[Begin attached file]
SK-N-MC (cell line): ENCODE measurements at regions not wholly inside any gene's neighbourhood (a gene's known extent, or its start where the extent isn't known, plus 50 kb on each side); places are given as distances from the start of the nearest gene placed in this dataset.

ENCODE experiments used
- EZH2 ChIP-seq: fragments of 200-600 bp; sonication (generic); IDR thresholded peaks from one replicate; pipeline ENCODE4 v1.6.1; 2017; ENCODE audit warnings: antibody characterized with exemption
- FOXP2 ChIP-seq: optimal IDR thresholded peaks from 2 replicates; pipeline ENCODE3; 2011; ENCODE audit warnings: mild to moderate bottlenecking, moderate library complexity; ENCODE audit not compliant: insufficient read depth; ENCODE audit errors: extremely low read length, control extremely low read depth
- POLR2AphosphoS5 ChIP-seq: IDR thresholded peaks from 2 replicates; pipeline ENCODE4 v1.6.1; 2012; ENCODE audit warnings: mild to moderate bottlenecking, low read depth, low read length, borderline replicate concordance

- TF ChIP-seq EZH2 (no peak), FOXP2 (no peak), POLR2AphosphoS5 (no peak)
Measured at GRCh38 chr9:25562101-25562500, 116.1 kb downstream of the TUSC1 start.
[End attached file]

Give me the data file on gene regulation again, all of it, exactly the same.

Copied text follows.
SK-N-MC (cell line): ENCODE measurements at regions not wholly inside any gene's neighbourhood (a gene's known extent, or its start where the extent isn't known, plus 50 kb on each side); places are given as distances from the start of the nearest gene placed in this dataset.

ENCODE experiments used
- EZH2 ChIP-seq: fragments of 200-600 bp; sonication (generic); IDR thresholded peaks from one replicate; pipeline ENCODE4 v1.6.1; 2017; ENCODE audit warnings: antibody characterized with exemption
- FOXP2 ChIP-seq: optimal IDR thresholded peaks from 2 replicates; pipeline ENCODE3; 2011; ENCODE audit warnings: mild to moderate bottlenecking, moderate library complexity; ENCODE audit not compliant: insufficient read depth; ENCODE audit errors: extremely low read length, control extremely low read depth
- POLR2AphosphoS5 ChIP-seq: IDR thresholded peaks from 2 replicates; pipeline ENCODE4 v1.6.1; 2012; ENCODE audit warnings: mild to moderate bottlenecking, low read depth, low read length, borderline replicate concordance

- TF ChIP-seq EZH2 (no peak), FOXP2 (no peak), POLR2AphosphoS5 (no peak)
Measured at GRCh38 chr9:25562101-25562500, 116.1 kb downstream of the TUSC1 start.